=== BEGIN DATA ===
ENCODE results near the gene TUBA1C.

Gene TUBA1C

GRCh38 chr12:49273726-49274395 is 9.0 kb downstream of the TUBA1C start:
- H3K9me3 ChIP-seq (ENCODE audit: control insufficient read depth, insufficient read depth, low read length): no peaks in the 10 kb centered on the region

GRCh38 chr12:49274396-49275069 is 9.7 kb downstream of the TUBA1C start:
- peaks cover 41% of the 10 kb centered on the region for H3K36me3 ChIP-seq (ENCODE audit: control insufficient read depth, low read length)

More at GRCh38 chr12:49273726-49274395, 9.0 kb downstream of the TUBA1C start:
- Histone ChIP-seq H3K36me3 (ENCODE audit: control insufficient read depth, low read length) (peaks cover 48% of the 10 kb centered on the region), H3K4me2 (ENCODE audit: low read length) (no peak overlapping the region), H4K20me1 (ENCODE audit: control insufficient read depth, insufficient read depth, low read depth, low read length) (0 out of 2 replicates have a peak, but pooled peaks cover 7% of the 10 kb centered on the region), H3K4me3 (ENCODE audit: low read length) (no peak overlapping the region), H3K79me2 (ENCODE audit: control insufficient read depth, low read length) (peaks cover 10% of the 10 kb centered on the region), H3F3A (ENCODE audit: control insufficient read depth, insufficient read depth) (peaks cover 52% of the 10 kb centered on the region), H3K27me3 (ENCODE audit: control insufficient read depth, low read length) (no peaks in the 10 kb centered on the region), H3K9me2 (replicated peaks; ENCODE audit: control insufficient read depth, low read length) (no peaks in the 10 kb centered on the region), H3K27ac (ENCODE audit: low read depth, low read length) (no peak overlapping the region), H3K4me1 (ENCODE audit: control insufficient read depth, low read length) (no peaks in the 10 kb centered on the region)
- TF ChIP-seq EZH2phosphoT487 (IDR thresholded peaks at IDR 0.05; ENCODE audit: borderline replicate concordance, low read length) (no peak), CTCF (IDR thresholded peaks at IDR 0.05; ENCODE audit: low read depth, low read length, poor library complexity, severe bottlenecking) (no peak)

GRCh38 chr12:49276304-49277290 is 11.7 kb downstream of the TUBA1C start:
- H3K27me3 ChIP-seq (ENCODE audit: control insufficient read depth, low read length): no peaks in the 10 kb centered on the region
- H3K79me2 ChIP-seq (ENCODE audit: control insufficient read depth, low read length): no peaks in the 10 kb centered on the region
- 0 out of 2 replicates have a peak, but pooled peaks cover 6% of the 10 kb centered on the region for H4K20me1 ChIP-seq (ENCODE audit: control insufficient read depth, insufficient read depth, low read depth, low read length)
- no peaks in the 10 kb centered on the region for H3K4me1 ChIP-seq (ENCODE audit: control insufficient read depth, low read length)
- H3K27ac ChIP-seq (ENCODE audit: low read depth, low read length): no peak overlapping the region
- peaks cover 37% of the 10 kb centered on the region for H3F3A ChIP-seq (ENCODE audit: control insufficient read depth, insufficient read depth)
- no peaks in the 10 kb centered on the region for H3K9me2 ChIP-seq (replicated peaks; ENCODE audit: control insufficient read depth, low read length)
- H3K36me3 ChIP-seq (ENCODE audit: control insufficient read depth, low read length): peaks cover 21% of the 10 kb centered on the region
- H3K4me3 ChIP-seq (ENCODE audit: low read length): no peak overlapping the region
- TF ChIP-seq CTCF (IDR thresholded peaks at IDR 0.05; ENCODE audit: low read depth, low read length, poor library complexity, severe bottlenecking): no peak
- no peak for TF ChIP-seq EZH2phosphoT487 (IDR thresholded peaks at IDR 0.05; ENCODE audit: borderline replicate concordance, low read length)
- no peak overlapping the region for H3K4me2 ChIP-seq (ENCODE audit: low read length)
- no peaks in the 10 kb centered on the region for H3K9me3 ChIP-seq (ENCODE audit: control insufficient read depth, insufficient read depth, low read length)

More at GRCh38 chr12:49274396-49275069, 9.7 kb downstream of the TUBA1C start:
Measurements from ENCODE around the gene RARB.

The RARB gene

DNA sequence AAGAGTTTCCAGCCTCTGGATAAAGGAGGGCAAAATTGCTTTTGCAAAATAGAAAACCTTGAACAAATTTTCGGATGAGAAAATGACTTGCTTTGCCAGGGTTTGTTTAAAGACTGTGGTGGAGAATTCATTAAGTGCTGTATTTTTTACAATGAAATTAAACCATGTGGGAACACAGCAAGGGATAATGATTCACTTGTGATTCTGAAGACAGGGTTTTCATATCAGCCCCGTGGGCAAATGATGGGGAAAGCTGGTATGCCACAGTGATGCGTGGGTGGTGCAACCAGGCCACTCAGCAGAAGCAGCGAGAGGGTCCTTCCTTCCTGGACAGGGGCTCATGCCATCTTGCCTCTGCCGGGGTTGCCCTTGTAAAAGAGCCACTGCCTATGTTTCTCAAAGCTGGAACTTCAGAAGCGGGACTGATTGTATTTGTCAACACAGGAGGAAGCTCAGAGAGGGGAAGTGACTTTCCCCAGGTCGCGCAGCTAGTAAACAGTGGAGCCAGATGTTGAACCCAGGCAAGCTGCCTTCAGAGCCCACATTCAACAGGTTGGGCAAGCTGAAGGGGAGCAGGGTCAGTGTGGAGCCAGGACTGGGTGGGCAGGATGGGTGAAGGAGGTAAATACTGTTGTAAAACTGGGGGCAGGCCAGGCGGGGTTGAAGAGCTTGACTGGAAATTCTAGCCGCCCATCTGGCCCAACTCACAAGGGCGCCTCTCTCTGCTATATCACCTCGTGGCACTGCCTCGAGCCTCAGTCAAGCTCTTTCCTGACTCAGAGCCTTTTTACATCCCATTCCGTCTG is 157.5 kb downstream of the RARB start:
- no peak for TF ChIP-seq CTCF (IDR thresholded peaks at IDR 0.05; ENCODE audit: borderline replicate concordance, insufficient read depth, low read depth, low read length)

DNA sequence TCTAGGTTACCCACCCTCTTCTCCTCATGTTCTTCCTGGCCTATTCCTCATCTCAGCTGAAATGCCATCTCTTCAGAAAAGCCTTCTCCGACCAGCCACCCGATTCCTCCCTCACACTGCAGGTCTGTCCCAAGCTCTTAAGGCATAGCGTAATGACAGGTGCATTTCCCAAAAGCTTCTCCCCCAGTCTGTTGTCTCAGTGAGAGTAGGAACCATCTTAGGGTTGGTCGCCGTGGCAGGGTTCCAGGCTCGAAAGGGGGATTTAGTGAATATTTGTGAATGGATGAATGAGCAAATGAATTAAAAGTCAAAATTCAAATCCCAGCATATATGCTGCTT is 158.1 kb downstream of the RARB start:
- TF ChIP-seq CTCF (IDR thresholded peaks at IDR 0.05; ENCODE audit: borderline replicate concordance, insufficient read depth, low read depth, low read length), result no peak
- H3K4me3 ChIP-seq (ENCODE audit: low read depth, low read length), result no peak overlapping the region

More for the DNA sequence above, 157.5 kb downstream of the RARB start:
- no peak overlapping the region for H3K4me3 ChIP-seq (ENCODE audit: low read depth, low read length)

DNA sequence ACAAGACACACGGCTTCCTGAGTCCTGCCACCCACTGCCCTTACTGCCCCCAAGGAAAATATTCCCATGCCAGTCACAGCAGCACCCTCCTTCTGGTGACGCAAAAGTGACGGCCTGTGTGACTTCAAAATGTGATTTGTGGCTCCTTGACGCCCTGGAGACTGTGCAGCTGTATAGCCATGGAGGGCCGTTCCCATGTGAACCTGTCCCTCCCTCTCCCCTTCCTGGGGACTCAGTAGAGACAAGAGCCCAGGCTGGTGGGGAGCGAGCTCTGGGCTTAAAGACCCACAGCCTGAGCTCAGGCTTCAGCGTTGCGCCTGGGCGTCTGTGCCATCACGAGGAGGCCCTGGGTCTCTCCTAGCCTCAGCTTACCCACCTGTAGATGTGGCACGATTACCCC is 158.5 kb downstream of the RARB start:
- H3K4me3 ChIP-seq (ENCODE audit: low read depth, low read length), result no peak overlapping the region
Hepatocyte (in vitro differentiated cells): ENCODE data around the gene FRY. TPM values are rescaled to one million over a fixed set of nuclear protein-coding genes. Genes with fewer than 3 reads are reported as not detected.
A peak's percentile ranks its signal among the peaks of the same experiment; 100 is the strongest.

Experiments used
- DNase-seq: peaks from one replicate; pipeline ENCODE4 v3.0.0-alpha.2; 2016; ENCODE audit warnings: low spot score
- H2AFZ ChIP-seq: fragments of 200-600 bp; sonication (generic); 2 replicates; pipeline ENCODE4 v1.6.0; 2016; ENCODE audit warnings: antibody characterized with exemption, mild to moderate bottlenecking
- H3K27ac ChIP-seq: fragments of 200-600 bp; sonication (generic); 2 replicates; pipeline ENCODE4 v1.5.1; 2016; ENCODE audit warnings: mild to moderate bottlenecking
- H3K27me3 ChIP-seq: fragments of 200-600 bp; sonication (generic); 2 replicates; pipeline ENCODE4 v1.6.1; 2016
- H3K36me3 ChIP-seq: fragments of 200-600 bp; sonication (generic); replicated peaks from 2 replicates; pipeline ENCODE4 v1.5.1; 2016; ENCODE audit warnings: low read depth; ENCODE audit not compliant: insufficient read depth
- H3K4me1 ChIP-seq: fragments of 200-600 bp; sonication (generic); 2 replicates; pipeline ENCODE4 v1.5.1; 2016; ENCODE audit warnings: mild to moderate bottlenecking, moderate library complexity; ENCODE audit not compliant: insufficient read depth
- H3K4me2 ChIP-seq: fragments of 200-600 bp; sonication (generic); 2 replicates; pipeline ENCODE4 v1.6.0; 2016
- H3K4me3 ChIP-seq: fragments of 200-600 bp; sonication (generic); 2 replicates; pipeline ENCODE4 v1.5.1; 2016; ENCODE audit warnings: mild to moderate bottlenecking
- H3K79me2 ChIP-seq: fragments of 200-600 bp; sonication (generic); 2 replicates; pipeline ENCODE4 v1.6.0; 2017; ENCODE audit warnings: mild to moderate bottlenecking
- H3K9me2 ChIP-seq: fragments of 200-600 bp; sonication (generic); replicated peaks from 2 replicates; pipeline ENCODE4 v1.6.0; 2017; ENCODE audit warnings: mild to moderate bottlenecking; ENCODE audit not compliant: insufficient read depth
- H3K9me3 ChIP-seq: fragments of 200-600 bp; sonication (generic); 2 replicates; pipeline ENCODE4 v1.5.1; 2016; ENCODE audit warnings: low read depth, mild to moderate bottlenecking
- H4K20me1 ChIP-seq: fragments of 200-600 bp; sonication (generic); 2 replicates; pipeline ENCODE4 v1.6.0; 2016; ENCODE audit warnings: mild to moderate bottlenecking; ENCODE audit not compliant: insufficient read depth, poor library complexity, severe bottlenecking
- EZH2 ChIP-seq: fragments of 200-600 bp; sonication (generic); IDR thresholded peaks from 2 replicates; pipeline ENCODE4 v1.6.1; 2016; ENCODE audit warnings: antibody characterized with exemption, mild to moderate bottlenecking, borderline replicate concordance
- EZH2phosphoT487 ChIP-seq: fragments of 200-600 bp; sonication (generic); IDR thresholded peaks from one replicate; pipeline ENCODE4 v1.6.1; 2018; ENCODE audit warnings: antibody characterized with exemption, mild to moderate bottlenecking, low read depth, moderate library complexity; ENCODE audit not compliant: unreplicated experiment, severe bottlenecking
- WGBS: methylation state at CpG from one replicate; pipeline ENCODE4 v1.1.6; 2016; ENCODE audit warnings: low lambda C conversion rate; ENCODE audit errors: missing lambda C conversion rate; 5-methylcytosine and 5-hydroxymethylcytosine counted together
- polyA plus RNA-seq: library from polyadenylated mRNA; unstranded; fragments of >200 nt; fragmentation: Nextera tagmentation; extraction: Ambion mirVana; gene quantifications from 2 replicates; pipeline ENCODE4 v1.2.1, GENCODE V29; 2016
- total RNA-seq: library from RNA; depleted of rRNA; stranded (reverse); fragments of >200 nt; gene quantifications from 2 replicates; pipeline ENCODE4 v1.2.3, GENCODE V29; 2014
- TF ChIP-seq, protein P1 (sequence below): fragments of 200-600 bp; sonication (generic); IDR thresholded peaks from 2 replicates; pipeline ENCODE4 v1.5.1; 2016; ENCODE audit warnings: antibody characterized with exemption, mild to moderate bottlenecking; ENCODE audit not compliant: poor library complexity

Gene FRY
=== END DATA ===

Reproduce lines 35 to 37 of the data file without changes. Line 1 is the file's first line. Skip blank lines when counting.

- H3K4me3 ChIP-seq (ENCODE audit: low read depth, low read length), result no peak overlapping the region
Hepatocyte (in vitro differentiated cells): ENCODE data around the gene FRY. TPM values are rescaled to one million over a fixed set of nuclear protein-coding genes. Genes with fewer than 3 reads are reported as not detected.
A peak's percentile ranks its signal among the peaks of the same experiment; 100 is the strongest.